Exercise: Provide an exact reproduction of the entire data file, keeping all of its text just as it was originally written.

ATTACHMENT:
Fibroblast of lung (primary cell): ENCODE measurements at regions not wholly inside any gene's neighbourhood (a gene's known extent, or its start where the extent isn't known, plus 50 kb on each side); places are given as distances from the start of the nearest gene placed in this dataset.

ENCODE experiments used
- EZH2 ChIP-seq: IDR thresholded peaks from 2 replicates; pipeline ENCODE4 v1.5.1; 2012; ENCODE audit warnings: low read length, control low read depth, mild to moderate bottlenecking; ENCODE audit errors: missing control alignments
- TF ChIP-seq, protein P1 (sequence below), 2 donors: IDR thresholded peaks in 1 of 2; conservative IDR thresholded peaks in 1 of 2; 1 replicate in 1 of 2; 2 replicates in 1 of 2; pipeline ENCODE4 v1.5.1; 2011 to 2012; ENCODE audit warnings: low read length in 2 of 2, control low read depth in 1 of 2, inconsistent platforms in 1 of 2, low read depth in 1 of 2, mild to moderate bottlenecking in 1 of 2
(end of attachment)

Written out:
Fibroblast of lung (primary cell): ENCODE measurements at regions not wholly inside any gene's neighbourhood (a gene's known extent, or its start where the extent isn't known, plus 50 kb on each side); places are given as distances from the start of the nearest gene placed in this dataset.

ENCODE experiments used
- EZH2 ChIP-seq: IDR thresholded peaks from 2 replicates; pipeline ENCODE4 v1.5.1; 2012; ENCODE audit warnings: low read length, control low read depth, mild to moderate bottlenecking; ENCODE audit errors: missing control alignments
- TF ChIP-seq, protein P1 (sequence below), 2 donors: IDR thresholded peaks in 1 of 2; conservative IDR thresholded peaks in 1 of 2; 1 replicate in 1 of 2; 2 replicates in 1 of 2; pipeline ENCODE4 v1.5.1; 2011 to 2012; ENCODE audit warnings: low read length in 2 of 2, control low read depth in 1 of 2, inconsistent platforms in 1 of 2, low read depth in 1 of 2, mild to moderate bottlenecking in 1 of 2